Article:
Dawn Chorus Grin Woods

Listening intently in the rain.

Report on BCA members dawn chorus walk

International dawn chorus day dawned, wet, very wet, and with just enough of a wind to make sure that you stayed chilled and cold. So it was just before five am on Sunday morning, that we, six adults and two children, gathered in Poole's Cavern visitor's car park, with rapidly dampening spirits and even damper Cagoules to celebrate international dawn chorus day with an early morning walk in Grin woods. A song thrush was awake though and despite the rain, sang us a welcome song, as we set off into the gloom and dankness of grin wood. Now I am not going to claim that I know the wood like the back of my hand, but over the twenty five years that I have been walking there, I guess I would say that I know it reasonably well. Not as well as the younger members of our party though. They seemed to know all the secret paths, and having the super observational skill of the young, had soon spotted what they thought might be badger claw marks. They might well have been right, but by now any self-respecting badger would have been tucked up in his sett; dry, warm, cosy and settling down for a nice lie in.

We stopped by the tree with the swinging branch and listened. Blackbirds and Robins competed with each other orchestrating a beautiful melody whilst in the background a wren favoured a more atonal call. As we moved on the rain intensified, robins and blackbirds continued to vie for pride of place and Steve claimed he heard a tree creeper.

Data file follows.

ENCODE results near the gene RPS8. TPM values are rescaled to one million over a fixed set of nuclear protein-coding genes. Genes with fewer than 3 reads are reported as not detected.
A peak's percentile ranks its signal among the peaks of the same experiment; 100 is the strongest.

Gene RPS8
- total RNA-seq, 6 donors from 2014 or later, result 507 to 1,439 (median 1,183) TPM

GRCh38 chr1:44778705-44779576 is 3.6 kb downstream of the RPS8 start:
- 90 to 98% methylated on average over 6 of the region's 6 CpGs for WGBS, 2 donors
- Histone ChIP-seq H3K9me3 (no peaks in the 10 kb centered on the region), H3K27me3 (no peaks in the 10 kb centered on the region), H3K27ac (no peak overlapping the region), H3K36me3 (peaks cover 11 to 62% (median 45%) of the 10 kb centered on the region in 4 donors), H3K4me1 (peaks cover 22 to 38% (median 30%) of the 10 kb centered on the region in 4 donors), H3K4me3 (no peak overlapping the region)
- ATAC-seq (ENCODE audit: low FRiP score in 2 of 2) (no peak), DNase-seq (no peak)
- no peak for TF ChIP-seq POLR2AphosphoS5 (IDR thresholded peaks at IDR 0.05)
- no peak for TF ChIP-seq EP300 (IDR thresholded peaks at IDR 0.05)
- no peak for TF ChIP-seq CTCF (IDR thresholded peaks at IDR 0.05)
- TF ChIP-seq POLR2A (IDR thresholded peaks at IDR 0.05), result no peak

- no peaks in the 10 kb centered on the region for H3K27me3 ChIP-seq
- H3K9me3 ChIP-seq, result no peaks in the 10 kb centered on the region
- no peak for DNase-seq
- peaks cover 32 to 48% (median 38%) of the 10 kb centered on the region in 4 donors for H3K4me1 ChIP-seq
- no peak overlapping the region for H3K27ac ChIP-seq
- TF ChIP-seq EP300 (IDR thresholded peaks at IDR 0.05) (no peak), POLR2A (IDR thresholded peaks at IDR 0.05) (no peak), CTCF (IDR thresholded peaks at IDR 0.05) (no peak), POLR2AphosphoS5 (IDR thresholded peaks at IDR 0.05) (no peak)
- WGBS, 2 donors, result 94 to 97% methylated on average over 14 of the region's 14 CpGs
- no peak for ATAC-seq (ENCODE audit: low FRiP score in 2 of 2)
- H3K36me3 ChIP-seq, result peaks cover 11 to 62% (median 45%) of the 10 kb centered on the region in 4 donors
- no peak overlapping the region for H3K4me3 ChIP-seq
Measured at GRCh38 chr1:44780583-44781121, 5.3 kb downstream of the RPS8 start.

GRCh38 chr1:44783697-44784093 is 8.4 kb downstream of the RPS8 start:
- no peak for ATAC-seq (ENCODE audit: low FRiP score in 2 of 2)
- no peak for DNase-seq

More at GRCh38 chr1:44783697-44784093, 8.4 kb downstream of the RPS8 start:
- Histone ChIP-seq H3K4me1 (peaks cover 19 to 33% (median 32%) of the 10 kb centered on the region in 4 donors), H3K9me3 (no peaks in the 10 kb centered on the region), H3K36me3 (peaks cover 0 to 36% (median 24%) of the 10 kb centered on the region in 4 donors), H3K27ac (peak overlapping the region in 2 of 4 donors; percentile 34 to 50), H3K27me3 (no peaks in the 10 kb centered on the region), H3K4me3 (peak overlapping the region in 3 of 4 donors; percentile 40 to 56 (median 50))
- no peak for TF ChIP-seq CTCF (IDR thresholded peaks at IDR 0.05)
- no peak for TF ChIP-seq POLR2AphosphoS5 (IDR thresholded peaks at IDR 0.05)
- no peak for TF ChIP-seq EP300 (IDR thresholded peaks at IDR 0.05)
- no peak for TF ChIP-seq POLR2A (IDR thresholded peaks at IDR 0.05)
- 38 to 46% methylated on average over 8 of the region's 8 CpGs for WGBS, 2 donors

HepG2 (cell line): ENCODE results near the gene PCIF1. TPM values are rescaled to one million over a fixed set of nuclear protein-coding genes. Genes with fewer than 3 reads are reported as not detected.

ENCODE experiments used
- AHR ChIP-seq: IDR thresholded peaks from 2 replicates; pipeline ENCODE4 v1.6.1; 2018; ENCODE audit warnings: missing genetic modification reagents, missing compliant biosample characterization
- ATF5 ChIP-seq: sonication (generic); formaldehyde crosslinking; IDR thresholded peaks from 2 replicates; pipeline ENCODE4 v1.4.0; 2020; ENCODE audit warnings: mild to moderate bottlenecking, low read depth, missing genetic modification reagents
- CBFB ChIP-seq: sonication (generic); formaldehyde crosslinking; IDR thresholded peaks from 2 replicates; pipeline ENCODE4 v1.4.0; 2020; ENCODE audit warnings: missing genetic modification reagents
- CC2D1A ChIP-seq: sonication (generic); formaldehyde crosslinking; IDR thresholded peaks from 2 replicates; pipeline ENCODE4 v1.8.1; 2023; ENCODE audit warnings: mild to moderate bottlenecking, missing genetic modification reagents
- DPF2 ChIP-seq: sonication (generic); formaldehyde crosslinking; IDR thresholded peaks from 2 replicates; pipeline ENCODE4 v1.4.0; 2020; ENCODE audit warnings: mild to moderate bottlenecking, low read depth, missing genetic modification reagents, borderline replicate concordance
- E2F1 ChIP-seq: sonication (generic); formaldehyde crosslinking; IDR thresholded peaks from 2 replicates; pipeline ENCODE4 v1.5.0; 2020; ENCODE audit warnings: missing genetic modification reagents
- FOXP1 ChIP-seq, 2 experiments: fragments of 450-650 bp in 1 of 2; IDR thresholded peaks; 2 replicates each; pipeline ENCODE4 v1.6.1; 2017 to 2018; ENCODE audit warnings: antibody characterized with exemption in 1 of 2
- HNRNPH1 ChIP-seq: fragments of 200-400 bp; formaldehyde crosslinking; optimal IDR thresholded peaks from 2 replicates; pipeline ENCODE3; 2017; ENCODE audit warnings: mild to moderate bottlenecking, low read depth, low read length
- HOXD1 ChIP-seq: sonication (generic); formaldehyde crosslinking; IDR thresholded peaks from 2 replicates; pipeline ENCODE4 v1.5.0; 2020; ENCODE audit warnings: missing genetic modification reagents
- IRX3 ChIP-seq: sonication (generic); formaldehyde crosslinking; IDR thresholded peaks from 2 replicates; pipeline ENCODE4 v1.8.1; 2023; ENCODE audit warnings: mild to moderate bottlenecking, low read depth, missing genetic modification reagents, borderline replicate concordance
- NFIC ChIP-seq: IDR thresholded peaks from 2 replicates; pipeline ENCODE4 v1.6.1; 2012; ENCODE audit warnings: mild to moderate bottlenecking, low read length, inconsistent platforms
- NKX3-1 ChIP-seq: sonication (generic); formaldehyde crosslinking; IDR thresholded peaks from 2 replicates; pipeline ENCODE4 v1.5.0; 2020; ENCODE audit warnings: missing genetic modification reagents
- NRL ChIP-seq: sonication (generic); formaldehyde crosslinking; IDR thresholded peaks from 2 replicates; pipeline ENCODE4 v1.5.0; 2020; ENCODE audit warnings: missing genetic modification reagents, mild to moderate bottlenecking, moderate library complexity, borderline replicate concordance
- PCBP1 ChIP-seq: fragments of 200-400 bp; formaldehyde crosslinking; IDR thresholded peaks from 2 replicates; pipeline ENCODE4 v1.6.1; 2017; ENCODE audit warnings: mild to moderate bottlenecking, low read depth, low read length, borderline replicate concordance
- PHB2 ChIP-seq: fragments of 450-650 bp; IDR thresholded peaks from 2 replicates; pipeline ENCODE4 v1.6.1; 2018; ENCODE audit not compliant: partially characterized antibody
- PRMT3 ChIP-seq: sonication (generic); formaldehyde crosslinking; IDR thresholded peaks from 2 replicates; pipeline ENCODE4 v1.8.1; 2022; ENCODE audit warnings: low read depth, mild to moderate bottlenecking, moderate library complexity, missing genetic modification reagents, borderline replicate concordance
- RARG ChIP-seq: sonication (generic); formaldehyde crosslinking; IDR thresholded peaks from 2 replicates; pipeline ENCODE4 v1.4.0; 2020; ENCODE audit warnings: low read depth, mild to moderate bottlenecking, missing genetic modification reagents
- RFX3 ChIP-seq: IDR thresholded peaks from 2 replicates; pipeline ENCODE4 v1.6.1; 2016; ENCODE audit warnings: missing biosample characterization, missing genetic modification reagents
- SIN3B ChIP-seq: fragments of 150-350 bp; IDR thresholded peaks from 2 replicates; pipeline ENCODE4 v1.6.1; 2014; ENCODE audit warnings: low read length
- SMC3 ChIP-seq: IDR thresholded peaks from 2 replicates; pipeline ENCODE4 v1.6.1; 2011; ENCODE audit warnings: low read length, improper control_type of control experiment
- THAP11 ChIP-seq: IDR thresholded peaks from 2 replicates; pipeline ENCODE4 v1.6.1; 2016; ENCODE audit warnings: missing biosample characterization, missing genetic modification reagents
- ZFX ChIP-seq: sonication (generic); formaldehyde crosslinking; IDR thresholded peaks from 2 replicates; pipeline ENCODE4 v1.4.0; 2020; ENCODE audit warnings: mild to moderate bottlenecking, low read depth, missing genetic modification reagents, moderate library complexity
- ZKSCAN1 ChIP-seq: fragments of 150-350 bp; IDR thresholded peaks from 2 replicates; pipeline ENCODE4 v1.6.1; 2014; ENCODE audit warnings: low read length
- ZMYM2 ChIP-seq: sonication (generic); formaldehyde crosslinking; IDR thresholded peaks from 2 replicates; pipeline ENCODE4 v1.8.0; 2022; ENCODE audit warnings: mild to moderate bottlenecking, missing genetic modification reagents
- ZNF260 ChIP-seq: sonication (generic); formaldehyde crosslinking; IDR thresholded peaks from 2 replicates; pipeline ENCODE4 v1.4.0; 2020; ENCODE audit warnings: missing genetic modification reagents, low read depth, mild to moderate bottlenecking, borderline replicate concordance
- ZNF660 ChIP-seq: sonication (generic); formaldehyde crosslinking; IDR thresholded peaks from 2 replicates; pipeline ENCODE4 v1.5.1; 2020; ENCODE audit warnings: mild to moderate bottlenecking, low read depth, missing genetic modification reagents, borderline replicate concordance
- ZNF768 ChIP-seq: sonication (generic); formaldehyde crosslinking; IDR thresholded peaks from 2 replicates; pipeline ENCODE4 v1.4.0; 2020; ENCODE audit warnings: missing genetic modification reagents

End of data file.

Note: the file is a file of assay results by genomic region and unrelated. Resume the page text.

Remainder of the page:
We stopped again in the clearing that links the glades. A wood pigeon made a brief appearance, a blue tit kept up a steady barrage, and a couple of crows called from the top of the canopy. The light fitfully and reluctantly chased away the shadows and the wood began to resemble its old familiar self. The birds were falling silent. The rain was steady; we beat a hasty retreat back to the car park. It had been an experience.

The number and variety of species that we heard on Sunday was disappointing even allowing for the rain. One of the reasons for creating the woodland ride is to increase the variety of habitats available , that will in the long run improve the bio diversity of the wood and lead to an increase in the range of flora and fauna.

Species that we didn't hear but we know are in the woods are; Nuthatch, Coal and Great Tit, Chiffchaff, Willow Warbler and Pied Flycatcher.

You can listen to a short clip of the some of the species that we heard by clicking on the link below.